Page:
Originally Posted by dwdavis_17
My TT is a 06' Forrest River 28a+, UVW of 5780 and GROSS 7500.
So count on a wet and loaded trailer weight of about 7,000 pounds and a wet and loaded hitch weight of about 900 to 1,000 pounds - provided you minimize the weight you haul in the trailer. That trailer weight (plus a couple of passengers in the truck) will max out or maybe exceed the tow rating and probably exceed the payload rating of your Avalanche.
Originally Posted by BigBaron
Can your TV handle the trailer? I got this off of Google, " Towing Capacity with 3.73 Axle: 7,100 pounds. Towing Capacity with 4.10 Axle: 8,100 pounds. Standard Payload: 1,322 lbs."
You'll probably exceed the GVWR of your Avalanche, but with the Equal-I-Zer hitch and air bags, you should be okay if you keep the gross trailer weight down to about 7,000 pounds, and drive like an old man that has to be very careful to prevent "accidents". Be sure to pump up the air bags to prevent your headlights from blinding oncoming drivers.
A big tranny cooler is required. If your Avalanche does not have the Heavy Duty Towing Pkg, then you need to add a tranny cooler at least as big as the one that came with that pkg. And bigger won't hurt a thing.
Heat is the killer of automagic trannys, so if you don't want a dead truck then don't allow the tranny to get too hot. "Too hot" is anything over 225° sump temp. How do you know tranny sump temp? With a tranny temp gauge that has the sender in the sump (tranny pan) or somewhere in the tranny that gives you sump temp.
So if your Avalanche doesn't have a tranny temp gauge that gives sump temp, then you need to add one before you tow that 7,000-pound trailer. The parts should cost you less than $200. If your Allison tranny doesn't have a screw-in port that will give sump temp, then weld an NPT (tapered pipe threads) bung into the side of the tranny pan, near the bottom of the pan. The size of the bung should match the size of the threads in the sender. Be sure the gauge has the peg at 100° instead of the normal 140° so you'll know the gauge is working in the wintertime. Here's the one I had for 12 years of towing with one tow vehicle:
ISSPRO R5659R EV Series Trans Temp Gauge at DieselManor
Then change the tranny fluid to synthetic ATF because synthetic can handle more heat without deteriorating, and change the synthetic ATF at least every 30,000 miles.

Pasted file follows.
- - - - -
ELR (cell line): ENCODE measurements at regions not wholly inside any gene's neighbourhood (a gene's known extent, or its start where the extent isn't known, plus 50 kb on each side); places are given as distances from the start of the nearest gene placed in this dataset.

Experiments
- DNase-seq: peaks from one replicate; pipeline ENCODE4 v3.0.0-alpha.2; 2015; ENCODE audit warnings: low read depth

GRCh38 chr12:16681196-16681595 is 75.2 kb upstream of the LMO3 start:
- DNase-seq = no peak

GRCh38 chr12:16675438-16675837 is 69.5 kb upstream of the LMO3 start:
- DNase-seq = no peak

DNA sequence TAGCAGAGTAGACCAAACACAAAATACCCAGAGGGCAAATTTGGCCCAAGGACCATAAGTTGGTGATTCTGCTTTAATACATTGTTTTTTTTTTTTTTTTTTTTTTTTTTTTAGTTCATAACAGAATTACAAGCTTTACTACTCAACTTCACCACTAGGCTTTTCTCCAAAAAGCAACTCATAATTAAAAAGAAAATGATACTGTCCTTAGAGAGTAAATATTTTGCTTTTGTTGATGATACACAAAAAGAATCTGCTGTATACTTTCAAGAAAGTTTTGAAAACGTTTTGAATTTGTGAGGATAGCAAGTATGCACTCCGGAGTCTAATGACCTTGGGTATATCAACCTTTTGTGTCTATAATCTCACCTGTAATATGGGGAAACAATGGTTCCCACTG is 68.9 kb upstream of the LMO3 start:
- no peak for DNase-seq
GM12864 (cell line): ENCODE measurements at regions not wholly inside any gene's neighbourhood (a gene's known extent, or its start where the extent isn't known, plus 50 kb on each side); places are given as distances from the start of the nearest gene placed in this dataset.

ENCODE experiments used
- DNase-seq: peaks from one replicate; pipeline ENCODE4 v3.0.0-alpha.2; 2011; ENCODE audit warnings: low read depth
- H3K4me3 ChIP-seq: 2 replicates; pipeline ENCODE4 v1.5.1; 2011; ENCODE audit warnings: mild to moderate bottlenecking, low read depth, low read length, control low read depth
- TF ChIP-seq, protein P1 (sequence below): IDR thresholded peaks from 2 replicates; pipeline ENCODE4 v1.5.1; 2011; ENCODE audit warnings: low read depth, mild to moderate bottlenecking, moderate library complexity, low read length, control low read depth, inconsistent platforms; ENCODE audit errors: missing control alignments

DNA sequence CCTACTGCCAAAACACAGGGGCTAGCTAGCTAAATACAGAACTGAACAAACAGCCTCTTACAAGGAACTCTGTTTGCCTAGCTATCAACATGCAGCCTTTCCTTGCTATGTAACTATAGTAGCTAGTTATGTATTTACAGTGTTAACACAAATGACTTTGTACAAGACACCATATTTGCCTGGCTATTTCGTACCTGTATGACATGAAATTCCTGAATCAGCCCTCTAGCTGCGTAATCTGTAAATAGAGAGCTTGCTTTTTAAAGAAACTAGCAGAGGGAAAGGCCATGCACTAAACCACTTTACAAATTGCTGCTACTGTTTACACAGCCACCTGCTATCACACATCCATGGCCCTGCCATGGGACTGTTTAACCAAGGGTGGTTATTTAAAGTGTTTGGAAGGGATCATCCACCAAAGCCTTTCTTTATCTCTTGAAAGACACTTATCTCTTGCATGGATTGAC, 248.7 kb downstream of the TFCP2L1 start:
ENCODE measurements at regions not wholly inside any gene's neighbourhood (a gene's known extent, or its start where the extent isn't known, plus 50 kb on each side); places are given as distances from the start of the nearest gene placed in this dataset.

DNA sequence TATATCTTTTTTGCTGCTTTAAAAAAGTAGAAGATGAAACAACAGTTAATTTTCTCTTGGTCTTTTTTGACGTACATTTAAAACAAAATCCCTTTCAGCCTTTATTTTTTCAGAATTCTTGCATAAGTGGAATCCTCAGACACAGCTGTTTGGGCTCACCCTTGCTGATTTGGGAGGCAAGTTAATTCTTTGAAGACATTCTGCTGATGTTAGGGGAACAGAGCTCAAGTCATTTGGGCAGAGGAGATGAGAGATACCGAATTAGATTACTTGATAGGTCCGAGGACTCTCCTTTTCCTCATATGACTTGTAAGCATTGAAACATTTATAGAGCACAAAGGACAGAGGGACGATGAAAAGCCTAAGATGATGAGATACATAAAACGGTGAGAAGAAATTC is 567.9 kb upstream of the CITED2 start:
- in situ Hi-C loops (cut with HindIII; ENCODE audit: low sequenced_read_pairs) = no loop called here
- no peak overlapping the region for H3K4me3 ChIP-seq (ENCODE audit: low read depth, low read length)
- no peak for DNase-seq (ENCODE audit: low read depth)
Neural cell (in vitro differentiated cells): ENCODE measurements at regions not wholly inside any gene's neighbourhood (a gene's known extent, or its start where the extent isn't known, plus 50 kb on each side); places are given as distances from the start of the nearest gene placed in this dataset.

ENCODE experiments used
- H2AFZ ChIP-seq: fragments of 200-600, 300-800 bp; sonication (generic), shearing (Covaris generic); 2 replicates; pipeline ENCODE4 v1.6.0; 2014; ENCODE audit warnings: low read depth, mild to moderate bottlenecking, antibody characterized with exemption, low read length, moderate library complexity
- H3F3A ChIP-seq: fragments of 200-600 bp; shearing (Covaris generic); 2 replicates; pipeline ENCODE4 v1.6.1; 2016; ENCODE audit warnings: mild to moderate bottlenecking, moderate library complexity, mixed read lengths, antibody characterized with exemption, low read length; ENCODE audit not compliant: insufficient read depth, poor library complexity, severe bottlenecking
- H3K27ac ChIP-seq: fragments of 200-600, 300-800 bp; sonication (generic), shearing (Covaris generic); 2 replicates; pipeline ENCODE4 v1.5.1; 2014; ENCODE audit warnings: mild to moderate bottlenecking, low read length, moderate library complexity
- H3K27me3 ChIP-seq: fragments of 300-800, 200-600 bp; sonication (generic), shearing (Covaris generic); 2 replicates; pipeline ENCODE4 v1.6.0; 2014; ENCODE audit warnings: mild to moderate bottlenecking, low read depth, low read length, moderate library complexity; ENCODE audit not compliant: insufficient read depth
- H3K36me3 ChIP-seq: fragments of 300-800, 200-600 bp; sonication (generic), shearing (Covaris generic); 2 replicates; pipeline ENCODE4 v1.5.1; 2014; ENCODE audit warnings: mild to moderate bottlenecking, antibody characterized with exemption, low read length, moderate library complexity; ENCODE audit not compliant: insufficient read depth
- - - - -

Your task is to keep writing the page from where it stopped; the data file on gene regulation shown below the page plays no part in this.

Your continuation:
When towing, the only time you have to be wide awake and watching tranny temp is when working the engine hard with an unlocked torque converter - such as climbing a steep grade at a speed less than about 40 MPH. Or any time you back the trailer. Or even in stop&go traffic. At speeds less than highway cruising speeds the tranny cooler doesn't do much cooling. And the unlocked torque converter throws a volcano worth of heat at the tranny cooler, exceeding the cooling capacity of the cooler. If that gauge sneaks over 220°, then stop ASAP, put the tranny in neutral or park, and elevate the engine idle to over 1,200 RPM until the tranny temp falls back below 220°. DO NOT
install the sender in a cooler line. The "hot" cooler line will be much hotter than sump temp, sometimes over 300°, which is fine if the cooler reduces it to less than 225°. And the return line is the temp of the cooled ATF, not sump temp. There is no way to infer sump temp from either hot or return line temp.
Rear differentials rarely give any problem, but with a 10-year old truck I'd be sure the diff lube had been changed less than 50,000 miles ago. If you change the diff lube, be certain to use the exact diff lube required by your Owner's Guide. Mine required 75w140 synthetic. Ordinary 90w diff lube is not good enough. And you have to replace the pinion seal periodically after it begins to leak, but that's routine maintenance usually required only once every few years.
Additional braking power on the tow vehicle is not required, provided the trailer has good brakes and you use a quality trailer brake controller. Just maintain the truck brakes as you normally would for non-towing purposes. Use excellent parts at least as good as the Chevy OEM, but expensive special brake parts, such as rotors or calipers, are not required.